I put it to the Government: "What are your views upon this subject? Do you consider it right that there should be a progressive annihilation of the public-house, or do you consider that the public-house has its proper place in the social life of the country?" I am quite sure that at all events some Member of the Government, remembering the serried ranks of teetotalism in the other House, would be a little afraid to tell me that they intended to preserve the public-houses. But this problem, which is ignored in this Bill, is one of the most salient problems in the temperance question, not merely in relation to clubs and off-licences, but in relation to the general enjoyment of the people of this country; and whether it is popular or not, my position is that I will consent to no legislation which spoils the jollity of English life, and prevents the poor people having the same rights as we have.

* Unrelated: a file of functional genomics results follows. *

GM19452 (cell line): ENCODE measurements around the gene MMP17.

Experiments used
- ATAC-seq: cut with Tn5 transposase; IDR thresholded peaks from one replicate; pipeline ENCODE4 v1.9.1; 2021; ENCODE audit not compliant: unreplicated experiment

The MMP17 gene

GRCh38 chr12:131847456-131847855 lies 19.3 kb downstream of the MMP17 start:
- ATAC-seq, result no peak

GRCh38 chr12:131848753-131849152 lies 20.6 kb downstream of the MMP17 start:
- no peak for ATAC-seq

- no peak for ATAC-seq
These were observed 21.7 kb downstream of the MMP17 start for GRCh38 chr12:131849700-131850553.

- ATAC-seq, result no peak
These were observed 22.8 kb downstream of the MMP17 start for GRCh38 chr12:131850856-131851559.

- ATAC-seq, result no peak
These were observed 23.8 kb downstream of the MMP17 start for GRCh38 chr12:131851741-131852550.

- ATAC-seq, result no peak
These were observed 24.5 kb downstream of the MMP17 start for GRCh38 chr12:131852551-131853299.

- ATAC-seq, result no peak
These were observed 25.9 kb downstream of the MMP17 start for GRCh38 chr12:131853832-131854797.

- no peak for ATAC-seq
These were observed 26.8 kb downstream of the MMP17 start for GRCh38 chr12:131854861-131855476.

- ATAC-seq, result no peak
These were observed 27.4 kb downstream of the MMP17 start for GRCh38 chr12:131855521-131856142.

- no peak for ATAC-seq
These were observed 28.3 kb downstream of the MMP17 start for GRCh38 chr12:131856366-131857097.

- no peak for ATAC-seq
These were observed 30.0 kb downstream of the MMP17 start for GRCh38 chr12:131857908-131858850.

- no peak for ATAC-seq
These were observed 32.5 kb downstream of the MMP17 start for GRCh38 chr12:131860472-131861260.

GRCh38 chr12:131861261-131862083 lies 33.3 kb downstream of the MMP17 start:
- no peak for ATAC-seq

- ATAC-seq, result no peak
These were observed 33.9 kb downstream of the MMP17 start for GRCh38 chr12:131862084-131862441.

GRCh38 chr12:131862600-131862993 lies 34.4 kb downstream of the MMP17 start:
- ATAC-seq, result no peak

May I put it in this way? I know there are exceptions, but most of us meet together at dinner parties or what not, and enjoy our wine and our spirits. Could we face the poor people in the country and say: "That is very good and right for us, but we will shut the doors of houses where you can enjoy similar pleasure?" I go further. Unless you mean to abolish public-houses altogether, you have a duty, not merely to the publicans, but to their customers, to secure that the publicans are decent and reputable, and how can you expect a decent, irreproachable man to engage in that trade if he is liable to have his property taken from him at six months notice? You cannot evade this question. I know what is said, for popularity's sake, about the immense importance of reducing the number of public-houses, and up to a certain point I agree. Redundant public-houses are a nuisance to everybody. But the duty of the State is never to lose sight of the fact that publicans are the ministers and agents of social pleasure throughout the country. You will pounce upon them if you like—you do it at your peril—but your duty is to see that they are treated on such terms as will ensure their living reputable and respectable lives. For that reason I am dead against creating an insecurity in the tenure of those people. The commonsense of Englishmen has put that question upon the, I admit, somewhat illogical, but very intelligible, footing upon which it now stands. The Legislature has shown by enactments that the man who holds a licence and has presumably proved that he is well qualified to hold it, shall continue to hold it; and the practical result is that there has grown up that expectation of renewal which, observe, is founded upon good conduct, for good conduct is a necessary condition of renewal. That expectation has grown up and is one of the assets of the man's life. I am not going to join issue with the lawyers, amateur and otherwise, who like talking about "freeholds," and this being no property. In every relation of life every person who has to deal with the man who held such a position recognises that he has a commercial interest in it, and I need hardly say that in transactions to which the Government have been party they have recognised that, as in the case of the "Coach and Horses" at Portsmouth. But I am not going to indulge in personalities or tu quoques on a subject so grave.